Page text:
Bartlett v. Kane (1853)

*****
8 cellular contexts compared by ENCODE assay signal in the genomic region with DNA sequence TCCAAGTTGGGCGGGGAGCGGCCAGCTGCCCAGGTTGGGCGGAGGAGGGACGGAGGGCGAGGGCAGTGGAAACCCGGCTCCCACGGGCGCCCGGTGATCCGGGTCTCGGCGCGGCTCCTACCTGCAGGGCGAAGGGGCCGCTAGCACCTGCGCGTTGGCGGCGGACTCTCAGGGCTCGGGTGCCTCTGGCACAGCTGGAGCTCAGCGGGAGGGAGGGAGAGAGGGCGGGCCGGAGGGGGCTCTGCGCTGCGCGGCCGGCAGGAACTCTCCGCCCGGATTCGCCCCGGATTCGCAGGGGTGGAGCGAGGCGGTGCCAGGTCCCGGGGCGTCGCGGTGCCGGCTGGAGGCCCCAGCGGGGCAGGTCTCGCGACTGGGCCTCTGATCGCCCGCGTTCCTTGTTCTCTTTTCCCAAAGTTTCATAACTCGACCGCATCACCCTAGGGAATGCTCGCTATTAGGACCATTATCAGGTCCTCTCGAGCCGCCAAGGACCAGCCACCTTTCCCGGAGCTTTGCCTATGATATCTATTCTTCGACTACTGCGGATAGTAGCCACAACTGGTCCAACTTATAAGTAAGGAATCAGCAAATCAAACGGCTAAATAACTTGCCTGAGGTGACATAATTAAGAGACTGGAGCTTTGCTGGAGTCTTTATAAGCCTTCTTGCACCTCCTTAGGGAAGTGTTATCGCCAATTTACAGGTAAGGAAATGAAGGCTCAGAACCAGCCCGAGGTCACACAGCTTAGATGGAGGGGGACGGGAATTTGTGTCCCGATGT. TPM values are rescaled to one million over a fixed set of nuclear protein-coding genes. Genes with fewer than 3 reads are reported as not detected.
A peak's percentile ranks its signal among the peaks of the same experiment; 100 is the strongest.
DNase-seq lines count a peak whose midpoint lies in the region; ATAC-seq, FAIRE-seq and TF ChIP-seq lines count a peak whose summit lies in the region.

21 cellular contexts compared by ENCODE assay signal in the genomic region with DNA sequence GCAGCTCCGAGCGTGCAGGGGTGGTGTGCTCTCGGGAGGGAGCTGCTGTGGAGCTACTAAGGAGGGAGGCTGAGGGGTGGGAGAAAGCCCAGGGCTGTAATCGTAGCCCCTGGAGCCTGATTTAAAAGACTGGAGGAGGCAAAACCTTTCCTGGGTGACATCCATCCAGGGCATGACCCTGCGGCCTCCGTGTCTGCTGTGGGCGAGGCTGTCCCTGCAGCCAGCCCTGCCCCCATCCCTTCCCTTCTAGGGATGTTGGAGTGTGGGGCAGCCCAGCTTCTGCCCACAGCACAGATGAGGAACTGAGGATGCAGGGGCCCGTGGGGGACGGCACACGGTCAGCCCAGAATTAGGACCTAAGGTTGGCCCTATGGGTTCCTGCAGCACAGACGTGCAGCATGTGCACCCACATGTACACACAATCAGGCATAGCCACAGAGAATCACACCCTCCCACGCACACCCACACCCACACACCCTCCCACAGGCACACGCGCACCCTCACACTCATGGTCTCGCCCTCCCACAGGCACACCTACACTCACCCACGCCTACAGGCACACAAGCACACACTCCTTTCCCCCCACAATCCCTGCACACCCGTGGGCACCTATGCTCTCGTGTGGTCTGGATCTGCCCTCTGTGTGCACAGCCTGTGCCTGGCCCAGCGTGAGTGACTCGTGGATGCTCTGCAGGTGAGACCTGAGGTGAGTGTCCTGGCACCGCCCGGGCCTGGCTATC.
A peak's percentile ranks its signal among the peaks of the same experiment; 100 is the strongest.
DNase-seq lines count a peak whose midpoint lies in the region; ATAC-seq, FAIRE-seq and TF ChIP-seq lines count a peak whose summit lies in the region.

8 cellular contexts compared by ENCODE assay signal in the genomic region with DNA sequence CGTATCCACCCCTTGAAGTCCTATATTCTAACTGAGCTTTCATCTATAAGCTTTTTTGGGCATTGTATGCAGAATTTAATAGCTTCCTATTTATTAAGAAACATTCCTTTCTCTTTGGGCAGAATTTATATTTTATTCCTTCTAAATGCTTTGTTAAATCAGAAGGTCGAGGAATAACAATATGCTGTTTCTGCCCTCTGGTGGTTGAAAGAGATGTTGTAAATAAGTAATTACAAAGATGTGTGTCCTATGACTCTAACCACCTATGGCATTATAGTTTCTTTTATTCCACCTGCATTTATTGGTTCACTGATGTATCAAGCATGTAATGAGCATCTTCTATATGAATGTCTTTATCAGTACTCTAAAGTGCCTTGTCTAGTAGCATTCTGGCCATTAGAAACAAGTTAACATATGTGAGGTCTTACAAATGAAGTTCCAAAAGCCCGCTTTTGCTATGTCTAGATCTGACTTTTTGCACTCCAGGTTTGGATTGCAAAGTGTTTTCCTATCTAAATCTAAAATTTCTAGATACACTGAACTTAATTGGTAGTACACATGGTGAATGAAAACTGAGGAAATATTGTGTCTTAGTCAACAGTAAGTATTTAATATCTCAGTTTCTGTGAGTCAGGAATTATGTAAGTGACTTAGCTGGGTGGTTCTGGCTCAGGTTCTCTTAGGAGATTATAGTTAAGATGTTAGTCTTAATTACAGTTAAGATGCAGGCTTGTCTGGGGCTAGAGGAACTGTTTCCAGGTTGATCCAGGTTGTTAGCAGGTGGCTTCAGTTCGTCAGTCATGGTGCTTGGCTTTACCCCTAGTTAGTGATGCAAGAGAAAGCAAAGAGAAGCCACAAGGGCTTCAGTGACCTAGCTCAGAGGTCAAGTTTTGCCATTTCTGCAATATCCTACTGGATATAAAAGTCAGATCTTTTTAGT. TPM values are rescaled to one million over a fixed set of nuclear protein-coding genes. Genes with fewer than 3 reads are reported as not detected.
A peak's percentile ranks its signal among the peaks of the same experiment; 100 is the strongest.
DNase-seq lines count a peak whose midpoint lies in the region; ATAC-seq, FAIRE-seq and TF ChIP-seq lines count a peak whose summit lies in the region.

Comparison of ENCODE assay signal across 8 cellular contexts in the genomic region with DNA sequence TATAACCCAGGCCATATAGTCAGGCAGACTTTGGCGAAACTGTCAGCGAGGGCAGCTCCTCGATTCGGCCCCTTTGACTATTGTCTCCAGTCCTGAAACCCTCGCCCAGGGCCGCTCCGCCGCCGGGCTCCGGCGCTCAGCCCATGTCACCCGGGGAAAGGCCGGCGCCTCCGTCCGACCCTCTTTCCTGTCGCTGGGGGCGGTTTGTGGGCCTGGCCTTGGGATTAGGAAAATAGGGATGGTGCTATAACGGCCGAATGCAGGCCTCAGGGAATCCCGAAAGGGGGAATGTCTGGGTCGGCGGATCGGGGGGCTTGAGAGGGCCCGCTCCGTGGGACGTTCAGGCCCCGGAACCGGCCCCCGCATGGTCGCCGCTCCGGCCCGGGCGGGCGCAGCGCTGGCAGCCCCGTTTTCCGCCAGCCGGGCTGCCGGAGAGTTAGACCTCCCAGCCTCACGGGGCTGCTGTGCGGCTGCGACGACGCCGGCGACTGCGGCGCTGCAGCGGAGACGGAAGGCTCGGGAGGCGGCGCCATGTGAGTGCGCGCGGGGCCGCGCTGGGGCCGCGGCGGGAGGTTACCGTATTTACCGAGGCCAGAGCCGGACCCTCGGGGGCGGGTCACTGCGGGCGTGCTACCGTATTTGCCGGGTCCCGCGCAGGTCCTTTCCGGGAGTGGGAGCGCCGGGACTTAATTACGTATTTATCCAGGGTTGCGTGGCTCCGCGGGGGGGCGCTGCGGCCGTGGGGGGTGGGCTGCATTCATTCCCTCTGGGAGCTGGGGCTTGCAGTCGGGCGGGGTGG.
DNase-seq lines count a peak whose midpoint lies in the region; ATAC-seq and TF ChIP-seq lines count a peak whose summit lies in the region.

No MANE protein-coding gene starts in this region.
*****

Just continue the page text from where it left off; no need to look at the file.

In Bartlett v. Kane (1853) 57 U.S. 263, a collector of customs imposed an extra 20 per cent. duty upon the Tariff Act of 1842 ( 5 Stat. 548) on goods imported, as a penalty for undervaluation. Payment was made under protest, and suit brought to recover back. The Supreme Court held the 20 per centum to be additional duty designed to operate as a restraint upon fraud and injustice. In that case, the entry was at the invoice price, and as that was found by the appraisers to be ten per cent below its dutiable value, the penal duty was exacted by the government officers. A portion of the goods were warehoused, and afterwards entered for exportation. And the owner demanded a return of the twenty per cent as a portion of the duty he had paid, and which he was entitled to have refunded upon the exportation of the goods. The demand being refused, the suit above mentioned was brought against the collector to recover it. But the Supreme Court held that this penal duty was legally levied by the collector, and legally retained, and the plaintiff failed to recover. The Supreme Court said: "It is a general principle, that when power or jurisdiction is delegated to any public officer or tribunal over a subject-matter, and its exercise is confided to his or their discretion, the acts so done are binding and valid as to the subject-matter. The only question which can arise between an individual claiming a right under the acts done, and the public, or any person denying their validity, are power in the officer and fraud in the party; all other questions are settled by the decision made, or the act done by the tribunal or officer, whether executive, legislative, judicial, or special, unless an appeal is provided for, or other revision by some appellate or supervisory tribunal is prescribed by law."